A last point about feedbacks. Ann stated that there is a lack of feedback between the global economy and local consumption. I sometimes wonder, paranoid ecologist that I am, if the point of the global economy is precisely this decoupling - we won't know that we are running out of fish in Canada if they are shipped in from Asia in freezer ships. Because transportation technology, for example, has allowed us to greatly expand the area from which we collect resources, the feedback between resource use and changes to the system from which those resources are extracted is decoupled. The fisher trying to catch food for his family's dinner in Asia may notice a decline in his catch, but the North American eating imported Asian fish for her dinner, unaware of declines in the stock, decides to make this a regular component of her diet because the price is right and she likes the taste. Consumption of this sort is not local. I seem to recall Bill Rees saying that their calculations showed that BC couldn't support its own population in terms of food resources, let alone any of the other resources we consider key to modern life. How will global trade agreements affect our ability to reinstall feedbacks between consumption and natural system responses to consumption? I suspect that trying to make consumption more local (telling people to eat Canadian fish, e.g. by taxing fish from away, so that there is money to manage the local stock) will be perceived as an environmental tariff and struck down under GATT or Free Trade.
I'll stop rambling there. One specific question, in response to previous contributions:
Christine, I am intrigued by your discussion of the substitution of social capital for natural capital. Could you give an example? And perhaps suggest the potential for this kind of substitution in the largely resource-extraction-based Canadian economy?
Also, I'll weigh in in favour of cities (not suburbs!), but agree with Ann and Christine that dealing with the social issues associated with increasing urbanization are critical if these centres are to provide healthy living spaces. It pains me no end to watch suburbs sprawl out in an uncontrolled rampage on the countryside. As we cut down trees and pave the landscape with gay abandon, I am forced to conclude, yet again, that "plan" is a four-letter word in Canada.
- Date: Wed, 4 Jun 1997
- From: Nina-Marie Lister
- Subject: Following on economics...
Following on the economics train of thought, I am forwarding the following "news" item (or, I should say "non-news" to our group). I came across this summary piece on the economics of ecological services on one of my list-servers. It is very interesting to me that the original study appeared in Nature, which means it may have some potentially serious policy clout. However, it never ceases to amaze me how we need scientific/economic rational "proof" that nature has economic value, especially in light of the obviously untestable numbers cited below. And they called it "science".... but here's our long-awaited "proof" for all the sceptics out there [see below].
Cheers, and looking forward to putting faces to your names,
ECOSYSTEMS PROVIDE VALUABLE "SERVICES" WORTH $33 TRILLION, STUDY FINDS
The "services" of the earth's ecosystems "represent part of the total economic value of the planet," and are valued at $33 trillion per year, according to an article by 13 ecologists, economists, and geographers in Nature (May 15, 1997). "Because ecosystem services are not fully 'captured' in commercial markets or adequately quantified in terms comparable with economic services and manufactured capital, they are often given too little weight in policy decisions," the authors wrote. "This neglect may ultimately compromise the sustainability of humans in the biosphere. The economies of the Earth would grind to a halt without the services of ecological life-support systems, so in one sense their total value to the economy is infinite."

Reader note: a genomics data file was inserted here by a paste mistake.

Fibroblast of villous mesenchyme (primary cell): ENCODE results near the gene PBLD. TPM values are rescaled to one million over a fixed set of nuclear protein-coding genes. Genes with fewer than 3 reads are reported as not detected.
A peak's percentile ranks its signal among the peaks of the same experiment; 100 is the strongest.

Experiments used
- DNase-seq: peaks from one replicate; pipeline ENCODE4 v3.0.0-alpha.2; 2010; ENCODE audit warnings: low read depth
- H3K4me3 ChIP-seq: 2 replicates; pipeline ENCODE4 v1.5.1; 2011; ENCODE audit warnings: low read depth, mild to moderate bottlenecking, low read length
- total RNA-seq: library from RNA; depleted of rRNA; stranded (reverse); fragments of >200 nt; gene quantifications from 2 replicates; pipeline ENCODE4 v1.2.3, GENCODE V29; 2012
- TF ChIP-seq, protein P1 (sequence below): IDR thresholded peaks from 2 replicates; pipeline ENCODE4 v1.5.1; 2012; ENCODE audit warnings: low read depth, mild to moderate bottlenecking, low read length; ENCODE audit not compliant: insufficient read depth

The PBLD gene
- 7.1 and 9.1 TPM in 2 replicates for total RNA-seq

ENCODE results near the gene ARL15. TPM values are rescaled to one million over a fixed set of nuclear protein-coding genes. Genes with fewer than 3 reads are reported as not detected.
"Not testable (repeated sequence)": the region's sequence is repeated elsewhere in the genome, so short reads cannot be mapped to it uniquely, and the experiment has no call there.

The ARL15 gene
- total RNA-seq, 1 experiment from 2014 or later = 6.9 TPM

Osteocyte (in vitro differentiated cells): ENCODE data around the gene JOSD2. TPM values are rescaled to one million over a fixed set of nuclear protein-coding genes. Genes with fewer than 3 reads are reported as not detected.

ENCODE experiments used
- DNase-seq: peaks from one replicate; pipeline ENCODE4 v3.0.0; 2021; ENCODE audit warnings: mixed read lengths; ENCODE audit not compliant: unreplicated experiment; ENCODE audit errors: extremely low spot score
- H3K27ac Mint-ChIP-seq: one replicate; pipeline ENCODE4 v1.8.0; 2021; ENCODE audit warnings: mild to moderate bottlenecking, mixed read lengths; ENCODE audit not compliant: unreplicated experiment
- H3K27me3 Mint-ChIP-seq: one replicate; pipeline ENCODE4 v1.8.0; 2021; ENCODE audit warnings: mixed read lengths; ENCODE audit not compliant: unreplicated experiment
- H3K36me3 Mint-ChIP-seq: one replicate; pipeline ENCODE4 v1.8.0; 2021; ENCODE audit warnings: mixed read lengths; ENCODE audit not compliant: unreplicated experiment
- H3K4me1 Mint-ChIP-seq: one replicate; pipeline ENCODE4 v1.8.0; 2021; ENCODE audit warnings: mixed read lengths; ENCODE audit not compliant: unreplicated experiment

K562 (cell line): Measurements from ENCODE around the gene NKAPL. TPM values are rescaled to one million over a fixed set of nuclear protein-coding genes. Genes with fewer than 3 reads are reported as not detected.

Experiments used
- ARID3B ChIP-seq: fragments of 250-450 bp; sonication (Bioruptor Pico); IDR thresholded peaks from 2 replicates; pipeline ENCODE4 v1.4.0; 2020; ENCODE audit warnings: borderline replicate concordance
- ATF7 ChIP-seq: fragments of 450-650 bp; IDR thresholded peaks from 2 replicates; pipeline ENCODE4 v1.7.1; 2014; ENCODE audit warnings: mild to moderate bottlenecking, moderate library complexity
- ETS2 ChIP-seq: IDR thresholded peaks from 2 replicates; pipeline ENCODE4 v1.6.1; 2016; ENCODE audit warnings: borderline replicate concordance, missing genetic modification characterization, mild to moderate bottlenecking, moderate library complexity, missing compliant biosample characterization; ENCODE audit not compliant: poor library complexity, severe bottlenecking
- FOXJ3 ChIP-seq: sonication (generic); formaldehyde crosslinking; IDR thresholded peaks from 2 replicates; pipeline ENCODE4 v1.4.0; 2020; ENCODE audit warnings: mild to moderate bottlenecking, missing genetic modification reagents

Among the 17 services provided by ecosystems are nutrient cycling, including "nitrogen fixation, N, P, and other elemental or nutrient cycles" (valued at $17 trillion); erosion control and sediment retention, including "prevention of loss of soil by wind, runoff, or other removal processes, and storage of silt in lakes and wetlands;" soil formation, including "weathering of rock and the accumulation of organic material;" pollination, including "provisioning of pollinators for the reproduction of plant populations;" biological control, including "keystone predator control of prey species;" and genetic resources, including "medicine; products for materials science; genes for resistance to plant pathogens and crop pests; pets; ornamental species; and horticultural varieties of plants."
According to an article about the study in The New York Times (May 20, 1997), "nature performs a long list of other economic services as well. Flood control, soil formation, pollination, food and timber production, provision of the raw material for new medicines, recreational opportunities, and the maintenance of a favorable climate are among them."
One way to put a value on such services, according to Newsweek (May 26, 1997), "is to figure out what it would cost to substitute technological fixes for what nature does. Substituting chemical fertilizer for natural nitrogen fixation, for instance, would cost at least $33 billion a year. Growing crops without soil by substituting the hydroponic systems beloved of urban gardeners would cost $2 million per acre in the United States."